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In 1 Corinthians 13:13, we find the most straightforward synopsis of the qualities that define a follower of Jesus: faith, hope, and love. But what do we mean when we talk about biblical faith, hope, and love today? How are we to define these crucial characteristics for our children?

For each week, ask the question over an unhurried meal. Let the children think about it and then offer their own answers. The children should talk more than the parents. Throughout the week, offer the different reasons highlighted and let the children discuss them. (Parents, read through the relevant Bible passages in advance.) Challenge the children to look up other verses addressing the question. Do the same for the following questions each week for the month.


Week One:

What is our faith in God?

Read: Mark 11:22-25, John 16:25-31, 2 Corinthians 5:6-10, Hebrews 10:23 and 11:1

  • Faith is trusting in God as Our Heavenly Father — that He made us and cares for us always.
  • Faith is more than simply believing something is true (although of course that is part of it); it is believing in God, following everything He says and trusting that He is always right and doing what is best for us.
  • Faith is an important part of salvation — we can only accept Jesus’ gift of love to us if we believe that He really died for us.
  • When we have faith in God, it changes everything about the way we live our lives — we remember that God is sovereign, instead of worrying about whether things will work out our way.
  • With faith, we can trust God for everything, no matter how small or how big: With God, “nothing is impossible” (Luke 1:37), although He sometimes “works in mysterious ways” (Isaiah 55:8-9) so our prayers can be answered in ways that surprise us!

Week Two

What is our hope in God?

Read: Romans 5:4-5 and 8:24-25, Hebrews 6:18-20 and 10:23

  • Hope, in the biblical sense, is a confident expectation and waiting for God to fulfill all His promises — for His words to come to pass and His work to be completed.
  • Hope is for the future — we can know that everything will work out for us in the future because that time is just as much under God’s control as the past and present.
  • Hope isn’t just about waiting for Heaven, but the fact of Heaven provides the foundation for our hope in Christ, because we know He came from there and rules from there and that someday we shall see Him there in His glory; hope gives full meaning to our faith.
  • When we have hope in God, we can face anything that comes our way without fear, knowing that we will come out on top in the end (it always makes any experience much less stressful when you already know how it ends!).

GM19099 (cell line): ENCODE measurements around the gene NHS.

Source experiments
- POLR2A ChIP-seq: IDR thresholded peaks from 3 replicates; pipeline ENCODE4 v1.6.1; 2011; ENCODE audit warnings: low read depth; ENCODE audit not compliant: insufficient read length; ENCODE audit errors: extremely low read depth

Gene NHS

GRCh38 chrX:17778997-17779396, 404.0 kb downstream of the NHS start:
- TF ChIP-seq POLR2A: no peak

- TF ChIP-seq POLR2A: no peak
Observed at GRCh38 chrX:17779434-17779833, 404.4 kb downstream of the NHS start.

• Hope reminds us that God’s Kingdom is real, and that everything that happens in the here and now
    only makes sense when looked at from an eternal perspective.

Week Three:

What is our love in God?

Read: 1 Corinthians 13, 1 John 4:7-11

  • God’s love is much more than simple feelings of affection; it is the strongest Truth in the universe.
  • Love is commitment — to God and to our neighbor; love leads people to put others first even when they are not “feeling” like it.
  • Love shows itself in both words and actions: love is a whole lifestyle, not temporary emotions.
  • It makes all the difference in people’s lives whether an action is done out of love or not, even if the results of the two actions are otherwise identical — God’s kind of love always reveals itself.
  • Love is primarily unselfish: love cares more about the other than about ourselves, and is willing to sacrifice itself completely — as Jesus did on the Cross, the prime example of God’s Love.

Week Four:

How do we show faith, hope, and love in our lives as believers? 

Read: 1 Thessalonians 4:13-5:28, Hebrews 12:1-2, 2 Peter 1:4-8, 1 John 4:12-21

  • Faith is shown by turning to God for guidance in every circumstance, through the Scriptures and prayer, not worrying about sorting out our own problems, but confidently trusting in Him and letting others know why we do so, to share the Gospel with them.
  • Hope is shown by an altered view of life, as a journey towards the Kingdom and not an end in itself, an appreciation of God’s good gifts in His Creation while refusing to condone its fallen acts and desires.
  • Love is shown by placing God’s service above all other considerations: making every word and deed a means of worshipping Him and sharing the Gospel with others.

C.S. Lewis Institute

C.S. Lewis Institute, In the legacy of C. S. Lewis, we develop wholehearted disciples of Jesus Christ who will articulate, defend, share, and live their faith in personal and public life.


COPYRIGHT: This publication is published by C.S. Lewis Institute; 8001 Braddock Road, Suite 301; Springfield, VA 22151. Portions of the publication may be reproduced for noncommercial, local church or ministry use without prior permission. Electronic copies of the PDF files may be duplicated and transmitted via e-mail for personal and church use. Articles may not be modified without prior written permission of the Institute. For questions, contact the Institute: 703.914.5602 or email us.

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